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Re: Viking Age appliqué

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  • quokkaqueen
    Just a technical point, there is a difference between fulled and felted wools (as has already been mentioned here), but there is very little evidence for felt
    Message 1 of 21 , Jan 16, 2009
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      Just a technical point, there is a difference between fulled and
      felted wools (as has already been mentioned here), but there is very
      little evidence for felt in Scandinavia, compared to the amount of
      fulled wools available.*

      Apparently (I haven't checked the original source, or the new Oseberg
      book) there is a woollen applique, but it is just a rectangular
      piece, not an elaborately shaped roundel. Not to mention, there is no
      guarantee that it was attached to an item of clothing like a coat.
      See: http://www.forest.gen.nz/Medieval/articles/Oseberg/dress/OSEBERG.HTM

      On the attendants' gown, although, once again, I haven't been able to
      track down the NESAT article mentioned, there are appliques in wool in
      the shape of animal heads. But that was only on the dress layer, not
      on a coat or apron dress, and only on a early Viking-age 9th c. find.
      I'm not sure it could be extrapolated to other layers of dress, or
      Source: "Dress in Anglo Saxon England" [Revised edition] by Gale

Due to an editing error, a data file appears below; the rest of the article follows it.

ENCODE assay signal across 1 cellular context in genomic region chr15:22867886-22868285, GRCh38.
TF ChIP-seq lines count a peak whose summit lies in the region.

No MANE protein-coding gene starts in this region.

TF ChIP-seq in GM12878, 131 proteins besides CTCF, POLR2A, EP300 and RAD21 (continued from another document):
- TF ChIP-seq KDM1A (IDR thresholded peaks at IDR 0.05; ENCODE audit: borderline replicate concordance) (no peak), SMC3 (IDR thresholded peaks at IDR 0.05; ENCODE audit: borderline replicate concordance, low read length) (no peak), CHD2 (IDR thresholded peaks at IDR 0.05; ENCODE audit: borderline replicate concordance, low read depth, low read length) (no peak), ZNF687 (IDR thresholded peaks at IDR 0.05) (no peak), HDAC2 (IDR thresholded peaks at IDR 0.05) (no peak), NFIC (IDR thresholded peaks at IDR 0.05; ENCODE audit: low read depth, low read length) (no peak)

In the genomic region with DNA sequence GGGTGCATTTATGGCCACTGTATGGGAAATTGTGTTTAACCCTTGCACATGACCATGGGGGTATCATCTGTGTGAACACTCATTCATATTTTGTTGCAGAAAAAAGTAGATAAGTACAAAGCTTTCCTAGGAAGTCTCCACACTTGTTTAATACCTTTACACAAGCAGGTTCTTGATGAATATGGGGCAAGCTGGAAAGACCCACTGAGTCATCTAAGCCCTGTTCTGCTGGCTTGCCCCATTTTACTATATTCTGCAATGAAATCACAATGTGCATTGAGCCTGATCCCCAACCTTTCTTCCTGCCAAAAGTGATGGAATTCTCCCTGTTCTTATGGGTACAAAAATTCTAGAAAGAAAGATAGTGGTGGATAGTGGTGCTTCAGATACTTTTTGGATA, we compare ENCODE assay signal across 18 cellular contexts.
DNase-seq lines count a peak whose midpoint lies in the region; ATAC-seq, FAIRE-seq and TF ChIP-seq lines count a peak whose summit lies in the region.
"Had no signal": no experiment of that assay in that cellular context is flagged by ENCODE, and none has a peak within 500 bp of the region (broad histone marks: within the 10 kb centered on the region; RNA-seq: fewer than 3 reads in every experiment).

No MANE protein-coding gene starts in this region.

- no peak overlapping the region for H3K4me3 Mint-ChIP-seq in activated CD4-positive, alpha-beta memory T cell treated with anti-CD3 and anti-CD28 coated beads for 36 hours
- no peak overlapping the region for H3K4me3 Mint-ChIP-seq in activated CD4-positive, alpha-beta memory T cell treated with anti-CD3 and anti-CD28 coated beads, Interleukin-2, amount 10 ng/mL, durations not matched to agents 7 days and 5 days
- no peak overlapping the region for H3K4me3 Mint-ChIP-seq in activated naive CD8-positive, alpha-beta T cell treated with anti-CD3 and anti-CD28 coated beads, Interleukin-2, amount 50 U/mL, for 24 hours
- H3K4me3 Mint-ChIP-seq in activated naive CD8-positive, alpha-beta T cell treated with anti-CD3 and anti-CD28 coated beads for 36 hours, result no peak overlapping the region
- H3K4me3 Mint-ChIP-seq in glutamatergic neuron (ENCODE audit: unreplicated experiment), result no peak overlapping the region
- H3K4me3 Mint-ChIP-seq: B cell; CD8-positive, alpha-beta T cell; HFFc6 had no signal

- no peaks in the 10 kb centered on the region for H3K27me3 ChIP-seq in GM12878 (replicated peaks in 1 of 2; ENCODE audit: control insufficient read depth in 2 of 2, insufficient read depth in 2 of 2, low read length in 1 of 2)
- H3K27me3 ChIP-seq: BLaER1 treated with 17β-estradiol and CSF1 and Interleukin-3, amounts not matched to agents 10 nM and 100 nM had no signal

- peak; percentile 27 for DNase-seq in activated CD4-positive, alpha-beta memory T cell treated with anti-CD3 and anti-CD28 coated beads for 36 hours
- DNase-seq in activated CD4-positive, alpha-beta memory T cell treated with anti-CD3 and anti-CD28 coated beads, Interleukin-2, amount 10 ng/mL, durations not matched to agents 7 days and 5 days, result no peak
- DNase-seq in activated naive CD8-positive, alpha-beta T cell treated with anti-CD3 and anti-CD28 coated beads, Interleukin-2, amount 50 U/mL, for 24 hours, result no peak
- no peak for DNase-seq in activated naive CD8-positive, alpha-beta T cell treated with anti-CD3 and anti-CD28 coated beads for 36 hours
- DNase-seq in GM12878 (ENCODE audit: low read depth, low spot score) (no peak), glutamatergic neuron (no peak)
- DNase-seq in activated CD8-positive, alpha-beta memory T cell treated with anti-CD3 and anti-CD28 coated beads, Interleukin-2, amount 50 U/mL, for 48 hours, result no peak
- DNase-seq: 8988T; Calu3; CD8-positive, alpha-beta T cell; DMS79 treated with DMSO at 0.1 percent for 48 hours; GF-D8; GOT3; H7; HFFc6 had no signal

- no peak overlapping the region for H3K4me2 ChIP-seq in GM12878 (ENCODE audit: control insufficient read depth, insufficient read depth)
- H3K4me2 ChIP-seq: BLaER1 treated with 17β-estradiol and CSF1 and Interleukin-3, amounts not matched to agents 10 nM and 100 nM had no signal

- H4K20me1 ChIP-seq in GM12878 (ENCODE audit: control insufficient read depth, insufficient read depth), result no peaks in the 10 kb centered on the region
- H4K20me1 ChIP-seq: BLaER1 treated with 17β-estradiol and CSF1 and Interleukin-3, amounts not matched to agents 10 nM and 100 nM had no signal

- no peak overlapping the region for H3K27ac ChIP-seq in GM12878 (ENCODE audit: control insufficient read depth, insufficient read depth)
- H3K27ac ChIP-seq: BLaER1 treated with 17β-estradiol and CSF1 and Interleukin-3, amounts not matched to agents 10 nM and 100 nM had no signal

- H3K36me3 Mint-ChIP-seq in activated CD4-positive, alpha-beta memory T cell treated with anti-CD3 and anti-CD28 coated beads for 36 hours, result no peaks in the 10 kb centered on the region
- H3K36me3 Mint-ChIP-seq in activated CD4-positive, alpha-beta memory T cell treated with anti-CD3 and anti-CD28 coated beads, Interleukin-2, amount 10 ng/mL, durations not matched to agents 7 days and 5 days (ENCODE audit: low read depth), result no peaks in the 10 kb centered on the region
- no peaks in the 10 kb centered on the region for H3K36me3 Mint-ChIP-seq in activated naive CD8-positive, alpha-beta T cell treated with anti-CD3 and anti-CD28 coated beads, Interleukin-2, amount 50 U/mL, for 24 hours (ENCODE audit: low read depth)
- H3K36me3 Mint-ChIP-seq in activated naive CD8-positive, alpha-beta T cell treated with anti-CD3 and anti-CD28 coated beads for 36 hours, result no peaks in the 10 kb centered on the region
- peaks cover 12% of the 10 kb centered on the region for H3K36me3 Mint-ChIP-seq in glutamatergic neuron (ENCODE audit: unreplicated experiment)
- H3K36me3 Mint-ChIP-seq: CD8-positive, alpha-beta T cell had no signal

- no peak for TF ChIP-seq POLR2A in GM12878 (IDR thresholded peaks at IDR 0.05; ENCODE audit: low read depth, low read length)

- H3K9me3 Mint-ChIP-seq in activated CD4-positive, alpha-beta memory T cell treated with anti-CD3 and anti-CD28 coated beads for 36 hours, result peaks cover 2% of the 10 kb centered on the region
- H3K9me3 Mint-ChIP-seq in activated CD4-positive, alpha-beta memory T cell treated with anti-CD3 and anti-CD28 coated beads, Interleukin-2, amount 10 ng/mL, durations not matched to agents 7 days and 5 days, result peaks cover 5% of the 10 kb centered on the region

Owen-Crocker pp.312-313
      "Finally some small applications in the blue tabby should be
      mentioned. Several of them represent animal figures, but they are also
      clumsily done."

      So, there is one or two examples of Viking-age appliques of wool, but
      they both come from the same boat-grave find, and it seems they were
      small, and it's implied they aren't as complex as the appliques modern
      people think of when they hear the word.

      Hope that helps a little, I've included some more information about
      felt below.


      * Source: Judith Jesch [ed] "The Scandinavians from the Vendel Period
      to the Tenth Century" (Boydell Press, 2001) SBN: 9780851158679

      At the end of each chapter, there is a 'discussion' between the
      different archaeologists/specialists, and this is on pages 149-50

      Bender: It is very conspicuous and that among thousands of textile
      finds I have recorded from all over Scandinavia, only one or two were
      of felt. These were found with Roman Hemmoor bronze buckets and, I
      suppose, came to Scandinavia with these.

      Ausenda: What were the felts used for?

      Bender: I think felt was part of the range of textiles produced for
      the Roman army. I am working on the textiles from a Roman quarry in
      the Egyptian desert, the Mons Claudianus. Here some 50,000 to 100,000
      textiles have been found, dated within the first half of the second
      century.... The textiles comprise much felt, always uniform in
      quality, 3mm thick, sometimes dyed, eg. green, occasionally with
      elaborate applique in several colours. Some of the


      felts were used for padded clothes, others probably served as saddle
      blankets for horses or donkeys. Felt may be used for a lot of
      purposes, but for some reason very little of it seems to have reached

      --- In SCA-Garb@yahoogroups.com, "faern1" <natch@...> wrote:
      > I suggest wool felt for applique.
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